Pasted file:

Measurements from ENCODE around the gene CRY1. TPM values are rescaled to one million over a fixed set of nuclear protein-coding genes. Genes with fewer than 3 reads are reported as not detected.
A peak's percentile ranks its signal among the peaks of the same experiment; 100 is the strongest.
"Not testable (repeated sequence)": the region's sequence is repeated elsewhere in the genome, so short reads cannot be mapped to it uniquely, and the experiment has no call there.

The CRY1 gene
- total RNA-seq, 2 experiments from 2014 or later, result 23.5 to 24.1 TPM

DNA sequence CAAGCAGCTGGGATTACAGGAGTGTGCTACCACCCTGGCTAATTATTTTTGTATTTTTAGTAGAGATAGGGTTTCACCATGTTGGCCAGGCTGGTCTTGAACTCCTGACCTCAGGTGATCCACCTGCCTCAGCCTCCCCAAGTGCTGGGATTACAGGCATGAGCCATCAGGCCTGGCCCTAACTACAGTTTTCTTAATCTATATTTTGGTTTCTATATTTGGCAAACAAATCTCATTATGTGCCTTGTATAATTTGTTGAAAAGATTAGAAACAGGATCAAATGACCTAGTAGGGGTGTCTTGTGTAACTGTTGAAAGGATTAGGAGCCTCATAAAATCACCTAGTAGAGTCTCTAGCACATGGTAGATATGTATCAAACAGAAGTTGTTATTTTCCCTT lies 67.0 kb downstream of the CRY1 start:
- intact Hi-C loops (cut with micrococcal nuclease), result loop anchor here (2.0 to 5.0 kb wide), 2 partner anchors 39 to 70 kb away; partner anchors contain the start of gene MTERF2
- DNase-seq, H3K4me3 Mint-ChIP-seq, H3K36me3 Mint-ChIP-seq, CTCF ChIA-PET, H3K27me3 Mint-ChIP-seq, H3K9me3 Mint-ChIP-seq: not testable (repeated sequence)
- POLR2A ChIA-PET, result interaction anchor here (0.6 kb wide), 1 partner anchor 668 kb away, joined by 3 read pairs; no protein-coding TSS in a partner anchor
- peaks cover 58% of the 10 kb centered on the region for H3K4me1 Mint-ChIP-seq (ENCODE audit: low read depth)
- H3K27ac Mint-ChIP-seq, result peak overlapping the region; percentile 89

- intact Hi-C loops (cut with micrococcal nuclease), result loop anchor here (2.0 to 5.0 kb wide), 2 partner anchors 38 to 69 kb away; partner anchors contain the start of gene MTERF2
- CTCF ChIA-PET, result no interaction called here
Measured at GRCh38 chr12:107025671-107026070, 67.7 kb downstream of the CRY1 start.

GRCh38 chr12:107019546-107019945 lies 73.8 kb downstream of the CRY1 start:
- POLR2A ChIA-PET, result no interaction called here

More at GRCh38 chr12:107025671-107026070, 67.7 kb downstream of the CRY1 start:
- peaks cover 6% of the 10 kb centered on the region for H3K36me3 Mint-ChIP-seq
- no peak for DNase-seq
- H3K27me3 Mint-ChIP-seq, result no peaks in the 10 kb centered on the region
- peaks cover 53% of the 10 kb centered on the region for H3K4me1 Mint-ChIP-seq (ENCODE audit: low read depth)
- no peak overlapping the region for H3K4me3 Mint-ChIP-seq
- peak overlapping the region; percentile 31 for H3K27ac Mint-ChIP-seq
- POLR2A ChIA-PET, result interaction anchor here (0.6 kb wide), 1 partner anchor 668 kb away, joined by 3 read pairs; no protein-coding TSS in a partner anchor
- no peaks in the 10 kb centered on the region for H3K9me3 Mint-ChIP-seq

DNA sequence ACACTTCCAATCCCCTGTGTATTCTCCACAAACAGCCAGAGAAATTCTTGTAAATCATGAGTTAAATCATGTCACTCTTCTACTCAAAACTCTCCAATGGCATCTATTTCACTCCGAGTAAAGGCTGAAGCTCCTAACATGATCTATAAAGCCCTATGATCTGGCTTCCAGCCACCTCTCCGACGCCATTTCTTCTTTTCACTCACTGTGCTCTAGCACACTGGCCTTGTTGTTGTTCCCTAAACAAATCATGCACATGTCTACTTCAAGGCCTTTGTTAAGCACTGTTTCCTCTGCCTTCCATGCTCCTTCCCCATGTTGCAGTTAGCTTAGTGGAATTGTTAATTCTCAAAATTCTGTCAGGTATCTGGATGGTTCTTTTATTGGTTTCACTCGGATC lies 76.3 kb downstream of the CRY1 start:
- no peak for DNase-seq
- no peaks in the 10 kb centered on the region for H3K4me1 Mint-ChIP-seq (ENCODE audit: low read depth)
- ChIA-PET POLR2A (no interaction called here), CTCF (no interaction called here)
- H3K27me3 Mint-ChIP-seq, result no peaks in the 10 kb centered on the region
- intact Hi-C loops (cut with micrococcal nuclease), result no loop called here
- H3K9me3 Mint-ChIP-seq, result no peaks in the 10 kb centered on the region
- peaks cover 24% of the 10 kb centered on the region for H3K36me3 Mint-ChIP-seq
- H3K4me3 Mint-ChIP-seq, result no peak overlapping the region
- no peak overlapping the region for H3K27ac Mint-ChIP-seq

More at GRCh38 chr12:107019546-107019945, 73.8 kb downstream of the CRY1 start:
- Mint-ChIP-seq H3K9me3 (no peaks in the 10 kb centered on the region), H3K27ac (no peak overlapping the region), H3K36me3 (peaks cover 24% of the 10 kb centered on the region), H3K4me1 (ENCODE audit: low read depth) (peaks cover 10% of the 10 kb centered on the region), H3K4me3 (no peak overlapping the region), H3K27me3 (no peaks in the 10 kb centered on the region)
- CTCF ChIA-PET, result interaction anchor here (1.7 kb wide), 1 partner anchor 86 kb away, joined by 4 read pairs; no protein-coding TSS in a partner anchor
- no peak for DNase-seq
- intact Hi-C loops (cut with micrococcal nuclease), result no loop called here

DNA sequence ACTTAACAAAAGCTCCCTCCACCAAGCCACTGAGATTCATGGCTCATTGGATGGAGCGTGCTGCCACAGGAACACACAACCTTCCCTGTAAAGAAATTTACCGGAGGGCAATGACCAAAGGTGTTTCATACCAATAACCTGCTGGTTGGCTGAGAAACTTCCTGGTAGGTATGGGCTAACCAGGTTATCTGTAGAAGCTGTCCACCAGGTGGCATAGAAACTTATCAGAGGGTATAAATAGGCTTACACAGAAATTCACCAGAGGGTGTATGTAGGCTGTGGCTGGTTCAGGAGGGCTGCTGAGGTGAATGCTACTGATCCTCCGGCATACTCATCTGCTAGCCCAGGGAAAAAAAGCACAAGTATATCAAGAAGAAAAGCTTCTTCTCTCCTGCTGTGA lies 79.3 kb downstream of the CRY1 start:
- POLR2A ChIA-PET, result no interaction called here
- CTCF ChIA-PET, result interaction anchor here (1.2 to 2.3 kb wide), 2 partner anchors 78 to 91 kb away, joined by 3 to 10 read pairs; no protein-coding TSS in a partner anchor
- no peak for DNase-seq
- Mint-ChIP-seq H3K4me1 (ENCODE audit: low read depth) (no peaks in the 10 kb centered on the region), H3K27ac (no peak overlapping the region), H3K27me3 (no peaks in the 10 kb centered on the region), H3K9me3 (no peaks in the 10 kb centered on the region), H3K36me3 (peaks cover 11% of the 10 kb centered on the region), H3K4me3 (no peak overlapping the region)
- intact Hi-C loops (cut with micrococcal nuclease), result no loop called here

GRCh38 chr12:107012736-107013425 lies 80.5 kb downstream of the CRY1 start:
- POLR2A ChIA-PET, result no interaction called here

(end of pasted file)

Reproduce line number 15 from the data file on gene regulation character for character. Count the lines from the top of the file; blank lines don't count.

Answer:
GRCh38 chr12:107019546-107019945 lies 73.8 kb downstream of the CRY1 start: